The popular geopolitics of military video games: Answering the ‘Call of Duty’

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Call of Duty

Daniel Bos was awarded ESRC +3 funding in 2011 to research the popular geopolitics of military video games. The research will specifically focus on the geopolitical and militaristic significance of commercial first-person shooter video games, such as ‘Call of Duty’. Furthermore, the project will use multiple, innovative methods to investigate players’ engagements with the games.
The research will contribute to current academic discussions by:

  • Moving beyond a purely representative and narrative analysis of the structures of the game worlds. The project will thus aim to direct attention to how these game worlds resonate with the actual players who participate in them. The research will aim to investigate the significance of popular culture on the cultivation of political and cultural identities and attitudes.
  • Examining the affective, emotive and experiential aspects of the games and how they connect with geopolitical and military discourse and practice. Through human geography’s recent turn towards Non-Representational Theory (NRT), the project will examine the emerging relationships forged between virtual environments, bodies and technologies.
  • Incorporating a mixed methods approach, examining the online and offline environments in which these games are experienced. The project will employ established methods such as interviews, focus groups and ethnographic observation, but also look to integrate progressive and innovative methods such as video game elicitation in order to engage with the everyday interactions of individuals and groups.

The project will employ the theoretical lens of popular geopolitics and advance understandings of the strand’s emerging interest with the audiences of popular cultural texts. By engaging with the audience, the project will set to provide a richer understanding of the circulation of geopolitical discourse and practice within the domain of the everyday. Additionally, through examining the affective potentialities of these video games, the project will empirically investigate the more-than-representational means in which these games resonate with players.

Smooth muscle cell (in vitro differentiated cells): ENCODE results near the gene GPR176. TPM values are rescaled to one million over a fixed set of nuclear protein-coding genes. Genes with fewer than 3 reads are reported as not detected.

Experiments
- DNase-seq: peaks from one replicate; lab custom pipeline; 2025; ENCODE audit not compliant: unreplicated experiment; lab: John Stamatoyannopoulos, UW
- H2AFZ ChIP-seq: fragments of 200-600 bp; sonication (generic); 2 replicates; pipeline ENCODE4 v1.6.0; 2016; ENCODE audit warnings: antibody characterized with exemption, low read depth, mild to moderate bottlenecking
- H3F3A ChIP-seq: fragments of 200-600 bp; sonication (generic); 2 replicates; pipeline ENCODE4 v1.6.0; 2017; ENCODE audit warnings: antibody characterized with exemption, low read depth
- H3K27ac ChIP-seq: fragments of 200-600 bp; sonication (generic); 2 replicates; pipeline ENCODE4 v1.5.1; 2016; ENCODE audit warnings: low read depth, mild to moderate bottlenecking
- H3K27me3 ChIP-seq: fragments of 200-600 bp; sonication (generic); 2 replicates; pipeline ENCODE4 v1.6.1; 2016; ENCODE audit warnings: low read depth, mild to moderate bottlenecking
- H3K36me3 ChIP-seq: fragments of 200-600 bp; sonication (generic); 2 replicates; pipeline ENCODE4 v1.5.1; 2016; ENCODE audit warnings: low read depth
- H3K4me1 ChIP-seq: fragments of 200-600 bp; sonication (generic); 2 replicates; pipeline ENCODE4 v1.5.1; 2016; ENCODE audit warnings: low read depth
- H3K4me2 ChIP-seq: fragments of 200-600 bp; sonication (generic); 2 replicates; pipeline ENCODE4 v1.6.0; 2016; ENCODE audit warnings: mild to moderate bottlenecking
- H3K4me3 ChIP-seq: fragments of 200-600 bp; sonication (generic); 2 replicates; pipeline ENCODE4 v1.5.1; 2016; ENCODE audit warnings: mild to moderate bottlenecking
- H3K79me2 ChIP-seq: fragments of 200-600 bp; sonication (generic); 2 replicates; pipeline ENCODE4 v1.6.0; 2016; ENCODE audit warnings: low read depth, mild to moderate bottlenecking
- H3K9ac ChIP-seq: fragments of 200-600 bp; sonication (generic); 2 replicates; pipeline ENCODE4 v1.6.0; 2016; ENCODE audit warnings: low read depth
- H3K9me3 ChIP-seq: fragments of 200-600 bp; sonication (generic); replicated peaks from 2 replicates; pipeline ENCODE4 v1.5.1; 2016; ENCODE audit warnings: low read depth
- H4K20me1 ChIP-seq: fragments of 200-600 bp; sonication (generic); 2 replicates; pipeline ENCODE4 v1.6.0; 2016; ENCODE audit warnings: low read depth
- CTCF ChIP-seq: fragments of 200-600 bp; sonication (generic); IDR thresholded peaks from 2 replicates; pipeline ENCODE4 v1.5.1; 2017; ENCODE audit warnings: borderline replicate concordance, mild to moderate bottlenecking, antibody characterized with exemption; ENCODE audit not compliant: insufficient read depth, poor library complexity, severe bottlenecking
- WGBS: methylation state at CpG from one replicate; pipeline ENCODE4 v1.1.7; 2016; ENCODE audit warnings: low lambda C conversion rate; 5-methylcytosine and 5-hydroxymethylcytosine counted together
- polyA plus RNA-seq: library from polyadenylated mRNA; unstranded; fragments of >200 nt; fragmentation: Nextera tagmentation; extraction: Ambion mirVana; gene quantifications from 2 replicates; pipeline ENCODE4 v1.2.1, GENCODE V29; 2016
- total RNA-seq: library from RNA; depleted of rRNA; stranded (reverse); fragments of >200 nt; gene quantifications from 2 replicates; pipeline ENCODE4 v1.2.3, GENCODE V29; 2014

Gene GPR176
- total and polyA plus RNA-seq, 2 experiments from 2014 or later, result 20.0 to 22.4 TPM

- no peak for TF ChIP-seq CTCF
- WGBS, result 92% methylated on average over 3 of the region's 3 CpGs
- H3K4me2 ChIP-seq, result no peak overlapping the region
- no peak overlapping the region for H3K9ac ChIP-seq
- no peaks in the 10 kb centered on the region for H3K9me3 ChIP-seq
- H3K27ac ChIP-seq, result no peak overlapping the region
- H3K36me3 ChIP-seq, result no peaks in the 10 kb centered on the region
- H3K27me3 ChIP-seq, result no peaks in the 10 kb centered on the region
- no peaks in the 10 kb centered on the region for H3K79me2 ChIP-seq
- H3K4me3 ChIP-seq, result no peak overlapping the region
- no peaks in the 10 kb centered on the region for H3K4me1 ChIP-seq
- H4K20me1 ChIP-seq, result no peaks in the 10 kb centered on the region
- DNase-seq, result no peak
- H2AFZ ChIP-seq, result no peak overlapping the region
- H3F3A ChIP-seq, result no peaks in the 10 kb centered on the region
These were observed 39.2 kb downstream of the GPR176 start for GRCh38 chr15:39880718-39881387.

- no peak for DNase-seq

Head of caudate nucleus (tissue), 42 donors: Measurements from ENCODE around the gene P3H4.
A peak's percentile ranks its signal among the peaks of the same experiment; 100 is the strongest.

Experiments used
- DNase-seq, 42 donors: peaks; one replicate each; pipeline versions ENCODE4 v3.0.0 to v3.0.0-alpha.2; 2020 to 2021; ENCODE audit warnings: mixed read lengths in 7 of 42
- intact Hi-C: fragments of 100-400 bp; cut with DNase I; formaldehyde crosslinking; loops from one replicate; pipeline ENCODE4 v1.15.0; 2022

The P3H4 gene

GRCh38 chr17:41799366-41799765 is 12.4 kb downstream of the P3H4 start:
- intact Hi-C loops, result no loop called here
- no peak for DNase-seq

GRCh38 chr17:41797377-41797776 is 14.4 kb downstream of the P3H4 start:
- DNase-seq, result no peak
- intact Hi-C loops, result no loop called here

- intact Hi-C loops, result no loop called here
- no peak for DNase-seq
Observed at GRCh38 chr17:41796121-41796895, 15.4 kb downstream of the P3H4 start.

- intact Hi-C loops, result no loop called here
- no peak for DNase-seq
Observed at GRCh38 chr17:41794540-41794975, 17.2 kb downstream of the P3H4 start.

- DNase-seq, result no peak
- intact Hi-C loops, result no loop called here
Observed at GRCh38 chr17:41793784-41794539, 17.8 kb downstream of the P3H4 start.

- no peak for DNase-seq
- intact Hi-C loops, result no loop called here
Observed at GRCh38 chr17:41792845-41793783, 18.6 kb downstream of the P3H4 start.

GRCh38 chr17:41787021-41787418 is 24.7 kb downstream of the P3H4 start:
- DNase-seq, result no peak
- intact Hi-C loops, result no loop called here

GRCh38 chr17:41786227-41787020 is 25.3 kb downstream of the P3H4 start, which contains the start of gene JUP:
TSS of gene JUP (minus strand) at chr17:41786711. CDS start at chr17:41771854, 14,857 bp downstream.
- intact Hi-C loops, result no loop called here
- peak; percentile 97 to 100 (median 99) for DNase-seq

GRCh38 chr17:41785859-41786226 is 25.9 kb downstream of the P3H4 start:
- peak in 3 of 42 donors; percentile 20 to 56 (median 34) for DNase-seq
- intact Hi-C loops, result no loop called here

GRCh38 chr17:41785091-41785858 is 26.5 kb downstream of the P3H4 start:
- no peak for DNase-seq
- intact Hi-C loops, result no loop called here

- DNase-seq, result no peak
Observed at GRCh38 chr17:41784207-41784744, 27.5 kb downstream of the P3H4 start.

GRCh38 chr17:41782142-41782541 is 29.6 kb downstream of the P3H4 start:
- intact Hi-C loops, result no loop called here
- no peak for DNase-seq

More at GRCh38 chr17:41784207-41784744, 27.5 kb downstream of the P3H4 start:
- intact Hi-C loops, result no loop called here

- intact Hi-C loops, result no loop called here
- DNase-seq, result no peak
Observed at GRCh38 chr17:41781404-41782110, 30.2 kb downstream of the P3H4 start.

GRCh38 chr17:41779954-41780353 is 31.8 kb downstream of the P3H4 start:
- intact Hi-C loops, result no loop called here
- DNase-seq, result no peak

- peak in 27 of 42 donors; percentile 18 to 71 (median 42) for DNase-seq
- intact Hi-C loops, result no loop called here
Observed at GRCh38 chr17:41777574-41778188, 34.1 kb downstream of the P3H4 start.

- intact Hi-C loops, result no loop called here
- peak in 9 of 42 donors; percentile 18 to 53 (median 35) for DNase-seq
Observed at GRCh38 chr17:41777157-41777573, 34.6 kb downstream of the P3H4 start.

This project is on-going, due for completion in late 2014.



Daniel Bos

Daniel BosDaniel is a doctoral student based in Geography researching the popular geopolitics of military video games. His main interests are in the burgeoning field of popular geopolitics, alongside the intimate relationship between the military and popular culture. His PhD research is positioned at the intersection between popular culture and world politics, with an explicit focus on how audiences engage, interact and consume commercial military video games, such as ‘Call of Duty’. Furthermore, Daniel is interested in more-than-representational epistemologies, and aims to direct attention to the visceral, emotive and affective capabilities characteristic of these video games.

Daniel holds a BA (Hons) degree in Geography from Newcastle University (2009) and an MA Human Geography Research (Newcastle University, 2011). Previous research dissertations have focused on audience engagements with military video games and population growth in peri-urban locations. Daniel has experience as a Research Assistant at Newcastle University (2010), working on projects focusing on contemporary military memoirs, military landscapes and an examination of the media coverage of the military repatriations at Wootton Bassett.

Daniel welcomes enquiries from those interested in any aspects of his work, and remains keen to speak to players of Call of Duty and related games about their experiences.

Contact Details:

School of Geography Politics and Sociology
Newcastle University
Newcastle upon Tyne

Tel: 0191 208 8510


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